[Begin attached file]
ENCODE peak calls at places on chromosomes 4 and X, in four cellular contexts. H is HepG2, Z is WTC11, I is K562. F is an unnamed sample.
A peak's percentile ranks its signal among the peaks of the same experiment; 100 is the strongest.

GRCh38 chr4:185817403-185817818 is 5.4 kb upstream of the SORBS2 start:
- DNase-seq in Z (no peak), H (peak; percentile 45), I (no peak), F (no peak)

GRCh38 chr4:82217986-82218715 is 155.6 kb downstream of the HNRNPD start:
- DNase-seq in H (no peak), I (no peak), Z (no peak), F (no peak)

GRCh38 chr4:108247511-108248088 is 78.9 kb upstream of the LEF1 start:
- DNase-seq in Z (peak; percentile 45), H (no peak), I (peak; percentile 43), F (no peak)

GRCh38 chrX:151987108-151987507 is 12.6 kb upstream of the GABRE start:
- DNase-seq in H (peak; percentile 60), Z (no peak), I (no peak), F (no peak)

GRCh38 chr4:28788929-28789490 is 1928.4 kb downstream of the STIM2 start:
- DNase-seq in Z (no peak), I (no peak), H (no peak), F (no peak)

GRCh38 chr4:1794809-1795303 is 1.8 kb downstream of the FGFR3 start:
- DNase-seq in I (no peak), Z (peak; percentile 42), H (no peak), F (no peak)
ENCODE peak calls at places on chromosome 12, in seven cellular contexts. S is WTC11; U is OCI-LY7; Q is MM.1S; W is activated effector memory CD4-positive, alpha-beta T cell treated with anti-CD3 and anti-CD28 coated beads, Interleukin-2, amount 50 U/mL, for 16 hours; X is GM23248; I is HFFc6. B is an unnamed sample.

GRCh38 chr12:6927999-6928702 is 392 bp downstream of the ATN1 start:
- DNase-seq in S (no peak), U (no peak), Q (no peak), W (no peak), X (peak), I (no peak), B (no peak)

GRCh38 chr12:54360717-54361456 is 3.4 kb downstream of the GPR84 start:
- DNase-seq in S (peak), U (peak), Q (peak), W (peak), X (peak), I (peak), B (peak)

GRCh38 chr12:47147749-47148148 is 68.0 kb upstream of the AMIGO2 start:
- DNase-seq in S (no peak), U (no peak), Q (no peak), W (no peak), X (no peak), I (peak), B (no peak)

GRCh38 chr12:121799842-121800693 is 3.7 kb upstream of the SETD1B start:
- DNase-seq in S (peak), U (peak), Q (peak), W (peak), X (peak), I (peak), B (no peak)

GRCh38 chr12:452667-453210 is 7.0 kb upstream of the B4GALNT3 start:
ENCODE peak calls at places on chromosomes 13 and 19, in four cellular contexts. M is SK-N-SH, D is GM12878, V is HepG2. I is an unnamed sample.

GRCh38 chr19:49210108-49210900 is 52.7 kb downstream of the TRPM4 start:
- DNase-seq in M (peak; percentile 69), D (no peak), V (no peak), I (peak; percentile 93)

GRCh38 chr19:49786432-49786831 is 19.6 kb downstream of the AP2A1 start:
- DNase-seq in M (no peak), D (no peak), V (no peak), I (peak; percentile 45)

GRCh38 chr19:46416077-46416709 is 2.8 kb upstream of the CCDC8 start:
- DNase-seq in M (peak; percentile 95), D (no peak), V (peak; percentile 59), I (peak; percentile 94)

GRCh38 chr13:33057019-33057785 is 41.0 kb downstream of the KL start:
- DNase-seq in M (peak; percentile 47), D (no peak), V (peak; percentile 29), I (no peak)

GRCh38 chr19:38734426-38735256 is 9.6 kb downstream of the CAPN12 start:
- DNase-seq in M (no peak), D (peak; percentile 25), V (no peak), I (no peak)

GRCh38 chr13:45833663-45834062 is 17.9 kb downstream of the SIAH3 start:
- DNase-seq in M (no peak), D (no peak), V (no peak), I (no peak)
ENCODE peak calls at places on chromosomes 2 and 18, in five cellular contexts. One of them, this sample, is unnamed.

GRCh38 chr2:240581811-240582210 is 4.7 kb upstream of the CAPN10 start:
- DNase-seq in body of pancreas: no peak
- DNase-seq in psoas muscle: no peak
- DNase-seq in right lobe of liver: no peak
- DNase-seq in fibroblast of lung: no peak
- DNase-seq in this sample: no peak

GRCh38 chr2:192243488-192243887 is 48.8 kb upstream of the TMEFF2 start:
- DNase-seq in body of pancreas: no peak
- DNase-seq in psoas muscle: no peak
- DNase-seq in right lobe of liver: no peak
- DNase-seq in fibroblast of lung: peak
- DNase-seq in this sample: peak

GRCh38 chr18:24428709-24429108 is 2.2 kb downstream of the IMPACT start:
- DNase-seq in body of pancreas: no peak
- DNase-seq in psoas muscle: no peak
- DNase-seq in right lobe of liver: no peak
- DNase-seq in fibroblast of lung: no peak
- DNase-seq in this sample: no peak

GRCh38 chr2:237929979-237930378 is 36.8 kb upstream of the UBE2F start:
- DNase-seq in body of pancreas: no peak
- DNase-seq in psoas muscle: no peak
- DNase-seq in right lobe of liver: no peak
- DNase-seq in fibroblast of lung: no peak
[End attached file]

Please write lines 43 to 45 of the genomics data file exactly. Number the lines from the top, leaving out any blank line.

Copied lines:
- DNase-seq in fibroblast of lung: no peak
- DNase-seq in this sample: no peak

GRCh38 chr2:192243488-192243887 is 48.8 kb upstream of the TMEFF2 start: